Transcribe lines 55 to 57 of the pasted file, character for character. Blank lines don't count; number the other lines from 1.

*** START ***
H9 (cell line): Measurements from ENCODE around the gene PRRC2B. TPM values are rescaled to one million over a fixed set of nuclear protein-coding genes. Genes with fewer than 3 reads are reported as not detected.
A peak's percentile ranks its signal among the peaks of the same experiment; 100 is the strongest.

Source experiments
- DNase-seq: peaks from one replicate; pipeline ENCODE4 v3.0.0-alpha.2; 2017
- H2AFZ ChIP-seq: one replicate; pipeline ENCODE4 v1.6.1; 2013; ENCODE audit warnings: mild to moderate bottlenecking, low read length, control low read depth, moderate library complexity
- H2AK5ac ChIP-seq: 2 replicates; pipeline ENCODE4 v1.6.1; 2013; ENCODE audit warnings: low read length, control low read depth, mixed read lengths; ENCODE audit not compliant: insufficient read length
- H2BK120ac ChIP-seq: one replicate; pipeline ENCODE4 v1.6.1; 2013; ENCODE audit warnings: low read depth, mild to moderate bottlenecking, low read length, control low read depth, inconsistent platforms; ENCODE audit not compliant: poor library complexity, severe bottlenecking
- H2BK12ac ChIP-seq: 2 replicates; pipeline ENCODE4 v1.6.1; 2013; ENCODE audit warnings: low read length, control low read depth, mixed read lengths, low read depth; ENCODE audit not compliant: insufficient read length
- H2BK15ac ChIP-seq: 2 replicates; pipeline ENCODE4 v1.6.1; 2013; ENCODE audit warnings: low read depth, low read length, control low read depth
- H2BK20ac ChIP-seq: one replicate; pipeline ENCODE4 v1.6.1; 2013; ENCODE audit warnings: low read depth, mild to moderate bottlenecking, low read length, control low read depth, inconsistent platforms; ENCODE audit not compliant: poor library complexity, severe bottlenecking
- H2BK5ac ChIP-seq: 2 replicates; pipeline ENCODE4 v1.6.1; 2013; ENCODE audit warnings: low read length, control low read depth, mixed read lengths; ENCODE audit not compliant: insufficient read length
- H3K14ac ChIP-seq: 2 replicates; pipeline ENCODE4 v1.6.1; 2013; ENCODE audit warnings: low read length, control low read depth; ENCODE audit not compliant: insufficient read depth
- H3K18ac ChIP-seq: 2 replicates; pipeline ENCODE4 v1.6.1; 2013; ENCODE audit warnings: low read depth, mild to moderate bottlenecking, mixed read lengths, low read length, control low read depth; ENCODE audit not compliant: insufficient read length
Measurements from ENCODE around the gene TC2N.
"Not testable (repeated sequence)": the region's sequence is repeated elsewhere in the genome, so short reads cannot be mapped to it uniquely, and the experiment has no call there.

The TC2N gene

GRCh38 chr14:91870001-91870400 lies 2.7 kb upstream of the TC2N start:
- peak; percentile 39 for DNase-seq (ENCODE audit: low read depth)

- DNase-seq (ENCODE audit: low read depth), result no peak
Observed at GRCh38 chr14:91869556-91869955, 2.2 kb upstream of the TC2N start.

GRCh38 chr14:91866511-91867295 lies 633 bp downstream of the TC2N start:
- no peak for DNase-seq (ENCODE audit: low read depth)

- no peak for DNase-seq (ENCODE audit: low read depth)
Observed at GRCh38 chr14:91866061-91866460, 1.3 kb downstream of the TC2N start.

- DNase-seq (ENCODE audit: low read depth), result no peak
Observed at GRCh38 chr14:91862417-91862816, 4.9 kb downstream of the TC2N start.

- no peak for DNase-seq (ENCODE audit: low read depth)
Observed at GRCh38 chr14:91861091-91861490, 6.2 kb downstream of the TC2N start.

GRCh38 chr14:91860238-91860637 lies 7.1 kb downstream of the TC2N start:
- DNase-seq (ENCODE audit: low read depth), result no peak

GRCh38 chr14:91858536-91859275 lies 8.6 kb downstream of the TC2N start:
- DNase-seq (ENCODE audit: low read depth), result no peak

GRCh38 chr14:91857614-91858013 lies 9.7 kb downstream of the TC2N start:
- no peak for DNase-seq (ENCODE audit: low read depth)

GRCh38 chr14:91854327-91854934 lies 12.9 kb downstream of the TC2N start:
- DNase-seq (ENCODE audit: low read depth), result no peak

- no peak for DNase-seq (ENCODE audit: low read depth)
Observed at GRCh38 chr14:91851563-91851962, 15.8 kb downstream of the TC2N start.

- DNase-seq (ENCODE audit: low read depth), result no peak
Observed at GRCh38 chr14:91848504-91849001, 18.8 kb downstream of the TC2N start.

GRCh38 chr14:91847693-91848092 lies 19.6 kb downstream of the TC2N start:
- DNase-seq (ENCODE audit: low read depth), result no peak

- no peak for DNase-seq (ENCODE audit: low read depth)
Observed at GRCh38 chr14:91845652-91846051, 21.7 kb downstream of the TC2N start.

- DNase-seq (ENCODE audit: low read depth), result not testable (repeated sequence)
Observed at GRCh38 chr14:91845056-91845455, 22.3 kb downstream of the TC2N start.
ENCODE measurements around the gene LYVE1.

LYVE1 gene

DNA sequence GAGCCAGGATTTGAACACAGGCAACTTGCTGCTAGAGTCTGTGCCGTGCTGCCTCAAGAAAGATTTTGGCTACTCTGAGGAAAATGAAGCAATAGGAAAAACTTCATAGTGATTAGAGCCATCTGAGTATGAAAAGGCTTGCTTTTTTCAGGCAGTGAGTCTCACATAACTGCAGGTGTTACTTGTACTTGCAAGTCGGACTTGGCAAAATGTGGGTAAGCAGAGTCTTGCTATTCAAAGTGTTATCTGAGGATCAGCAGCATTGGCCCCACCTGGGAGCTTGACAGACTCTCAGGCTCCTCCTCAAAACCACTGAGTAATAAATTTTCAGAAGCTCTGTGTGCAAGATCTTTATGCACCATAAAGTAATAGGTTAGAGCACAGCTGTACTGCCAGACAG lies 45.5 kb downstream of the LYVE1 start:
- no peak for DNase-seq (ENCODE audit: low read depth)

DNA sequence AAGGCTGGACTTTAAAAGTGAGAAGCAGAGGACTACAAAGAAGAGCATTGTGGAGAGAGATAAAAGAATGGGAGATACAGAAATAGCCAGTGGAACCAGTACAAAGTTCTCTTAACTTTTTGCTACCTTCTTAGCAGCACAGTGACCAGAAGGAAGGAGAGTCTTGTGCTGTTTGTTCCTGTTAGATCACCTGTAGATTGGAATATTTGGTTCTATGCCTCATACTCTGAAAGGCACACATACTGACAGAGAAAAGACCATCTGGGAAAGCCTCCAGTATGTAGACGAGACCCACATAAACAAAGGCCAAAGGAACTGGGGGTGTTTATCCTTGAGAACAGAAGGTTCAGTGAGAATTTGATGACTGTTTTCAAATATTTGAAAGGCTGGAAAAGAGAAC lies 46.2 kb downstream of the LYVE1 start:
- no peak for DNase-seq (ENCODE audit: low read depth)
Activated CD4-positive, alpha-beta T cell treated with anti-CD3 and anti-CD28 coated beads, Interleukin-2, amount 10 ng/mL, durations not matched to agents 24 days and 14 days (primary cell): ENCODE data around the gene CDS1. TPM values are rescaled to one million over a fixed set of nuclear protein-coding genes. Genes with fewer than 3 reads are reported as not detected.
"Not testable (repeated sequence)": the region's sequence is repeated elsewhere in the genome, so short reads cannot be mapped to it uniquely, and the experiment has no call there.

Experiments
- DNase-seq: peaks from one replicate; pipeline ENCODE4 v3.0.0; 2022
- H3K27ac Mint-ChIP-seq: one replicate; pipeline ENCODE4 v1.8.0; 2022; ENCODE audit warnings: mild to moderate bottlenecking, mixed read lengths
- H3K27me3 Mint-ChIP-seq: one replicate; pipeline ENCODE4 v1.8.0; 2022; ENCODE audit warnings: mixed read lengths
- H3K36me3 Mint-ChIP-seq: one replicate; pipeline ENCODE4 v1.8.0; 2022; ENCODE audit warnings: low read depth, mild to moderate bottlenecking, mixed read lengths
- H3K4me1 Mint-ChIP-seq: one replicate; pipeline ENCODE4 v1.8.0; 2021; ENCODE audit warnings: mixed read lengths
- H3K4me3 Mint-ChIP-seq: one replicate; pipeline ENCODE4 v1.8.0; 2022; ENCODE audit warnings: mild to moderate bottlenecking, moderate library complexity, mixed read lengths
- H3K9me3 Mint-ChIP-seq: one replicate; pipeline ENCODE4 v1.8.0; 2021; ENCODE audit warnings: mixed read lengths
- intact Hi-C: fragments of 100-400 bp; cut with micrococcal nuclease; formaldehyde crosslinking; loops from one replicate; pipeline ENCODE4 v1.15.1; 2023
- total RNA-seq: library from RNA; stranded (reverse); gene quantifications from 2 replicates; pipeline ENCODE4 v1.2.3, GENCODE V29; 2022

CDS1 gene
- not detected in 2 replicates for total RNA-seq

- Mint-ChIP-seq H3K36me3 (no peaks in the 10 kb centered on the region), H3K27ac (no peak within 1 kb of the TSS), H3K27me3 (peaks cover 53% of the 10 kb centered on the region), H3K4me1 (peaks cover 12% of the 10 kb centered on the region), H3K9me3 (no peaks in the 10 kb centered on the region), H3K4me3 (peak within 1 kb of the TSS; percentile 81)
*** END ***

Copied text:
Experiments
- DNase-seq: peaks from one replicate; pipeline ENCODE4 v3.0.0; 2022
- H3K27ac Mint-ChIP-seq: one replicate; pipeline ENCODE4 v1.8.0; 2022; ENCODE audit warnings: mild to moderate bottlenecking, mixed read lengths